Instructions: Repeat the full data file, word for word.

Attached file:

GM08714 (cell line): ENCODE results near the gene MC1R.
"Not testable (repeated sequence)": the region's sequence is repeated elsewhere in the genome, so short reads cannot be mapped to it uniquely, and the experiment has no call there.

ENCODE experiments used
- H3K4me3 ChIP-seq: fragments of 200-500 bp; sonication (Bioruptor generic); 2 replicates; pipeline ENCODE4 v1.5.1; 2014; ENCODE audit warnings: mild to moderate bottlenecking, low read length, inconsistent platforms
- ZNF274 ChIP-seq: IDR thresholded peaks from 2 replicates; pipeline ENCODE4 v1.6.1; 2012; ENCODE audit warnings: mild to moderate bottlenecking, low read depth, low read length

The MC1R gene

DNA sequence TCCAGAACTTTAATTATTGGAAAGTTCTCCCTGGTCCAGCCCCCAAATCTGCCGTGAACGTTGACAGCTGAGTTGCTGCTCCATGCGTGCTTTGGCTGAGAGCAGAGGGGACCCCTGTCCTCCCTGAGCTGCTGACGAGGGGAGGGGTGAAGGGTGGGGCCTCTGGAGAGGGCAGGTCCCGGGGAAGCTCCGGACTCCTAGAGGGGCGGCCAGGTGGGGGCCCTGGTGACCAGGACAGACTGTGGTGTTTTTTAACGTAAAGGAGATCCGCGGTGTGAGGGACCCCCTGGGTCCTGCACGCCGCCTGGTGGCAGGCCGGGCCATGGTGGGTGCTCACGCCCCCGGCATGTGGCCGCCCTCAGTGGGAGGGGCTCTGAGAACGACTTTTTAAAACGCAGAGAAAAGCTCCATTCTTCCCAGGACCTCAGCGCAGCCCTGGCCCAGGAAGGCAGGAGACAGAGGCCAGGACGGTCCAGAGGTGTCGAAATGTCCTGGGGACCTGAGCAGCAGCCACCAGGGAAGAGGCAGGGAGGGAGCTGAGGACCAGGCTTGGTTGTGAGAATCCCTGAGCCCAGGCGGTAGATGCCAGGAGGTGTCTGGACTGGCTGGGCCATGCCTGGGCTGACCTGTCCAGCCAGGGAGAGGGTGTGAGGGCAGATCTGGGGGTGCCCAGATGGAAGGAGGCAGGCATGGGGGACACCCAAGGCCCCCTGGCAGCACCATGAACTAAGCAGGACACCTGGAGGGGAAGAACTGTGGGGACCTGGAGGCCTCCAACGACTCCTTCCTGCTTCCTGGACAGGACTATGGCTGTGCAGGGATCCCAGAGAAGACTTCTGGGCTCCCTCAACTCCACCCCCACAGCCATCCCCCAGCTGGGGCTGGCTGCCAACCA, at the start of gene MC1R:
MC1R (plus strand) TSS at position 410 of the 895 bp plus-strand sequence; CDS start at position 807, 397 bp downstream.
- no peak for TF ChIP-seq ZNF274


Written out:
GM08714 (cell line): ENCODE results near the gene MC1R.
"Not testable (repeated sequence)": the region's sequence is repeated elsewhere in the genome, so short reads cannot be mapped to it uniquely, and the experiment has no call there.

ENCODE experiments used
- H3K4me3 ChIP-seq: fragments of 200-500 bp; sonication (Bioruptor generic); 2 replicates; pipeline ENCODE4 v1.5.1; 2014; ENCODE audit warnings: mild to moderate bottlenecking, low read length, inconsistent platforms
- ZNF274 ChIP-seq: IDR thresholded peaks from 2 replicates; pipeline ENCODE4 v1.6.1; 2012; ENCODE audit warnings: mild to moderate bottlenecking, low read depth, low read length

The MC1R gene

DNA sequence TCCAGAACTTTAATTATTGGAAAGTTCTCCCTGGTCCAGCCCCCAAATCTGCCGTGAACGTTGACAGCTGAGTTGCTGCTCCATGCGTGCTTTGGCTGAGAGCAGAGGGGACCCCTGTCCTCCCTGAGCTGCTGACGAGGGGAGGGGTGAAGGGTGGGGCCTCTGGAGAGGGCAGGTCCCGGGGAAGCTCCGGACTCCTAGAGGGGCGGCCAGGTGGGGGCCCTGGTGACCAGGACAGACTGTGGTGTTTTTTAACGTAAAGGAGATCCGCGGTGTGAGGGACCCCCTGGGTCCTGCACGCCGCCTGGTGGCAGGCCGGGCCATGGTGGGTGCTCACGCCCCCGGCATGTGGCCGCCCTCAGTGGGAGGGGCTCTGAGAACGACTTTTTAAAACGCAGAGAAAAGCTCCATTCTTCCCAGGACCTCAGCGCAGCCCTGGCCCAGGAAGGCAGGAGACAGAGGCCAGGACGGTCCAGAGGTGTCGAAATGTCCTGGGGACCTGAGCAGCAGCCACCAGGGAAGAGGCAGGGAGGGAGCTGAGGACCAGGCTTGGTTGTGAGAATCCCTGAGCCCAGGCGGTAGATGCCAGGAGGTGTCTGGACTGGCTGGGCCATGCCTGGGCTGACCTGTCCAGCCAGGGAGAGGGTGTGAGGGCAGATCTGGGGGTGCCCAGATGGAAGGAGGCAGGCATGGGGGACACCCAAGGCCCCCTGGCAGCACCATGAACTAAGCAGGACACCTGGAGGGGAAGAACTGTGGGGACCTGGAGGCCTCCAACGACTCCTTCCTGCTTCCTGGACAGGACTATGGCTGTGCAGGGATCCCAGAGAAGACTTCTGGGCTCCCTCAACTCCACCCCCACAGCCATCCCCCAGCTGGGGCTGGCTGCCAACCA, at the start of gene MC1R:
MC1R (plus strand) TSS at position 410 of the 895 bp plus-strand sequence; CDS start at position 807, 397 bp downstream.
- no peak for TF ChIP-seq ZNF274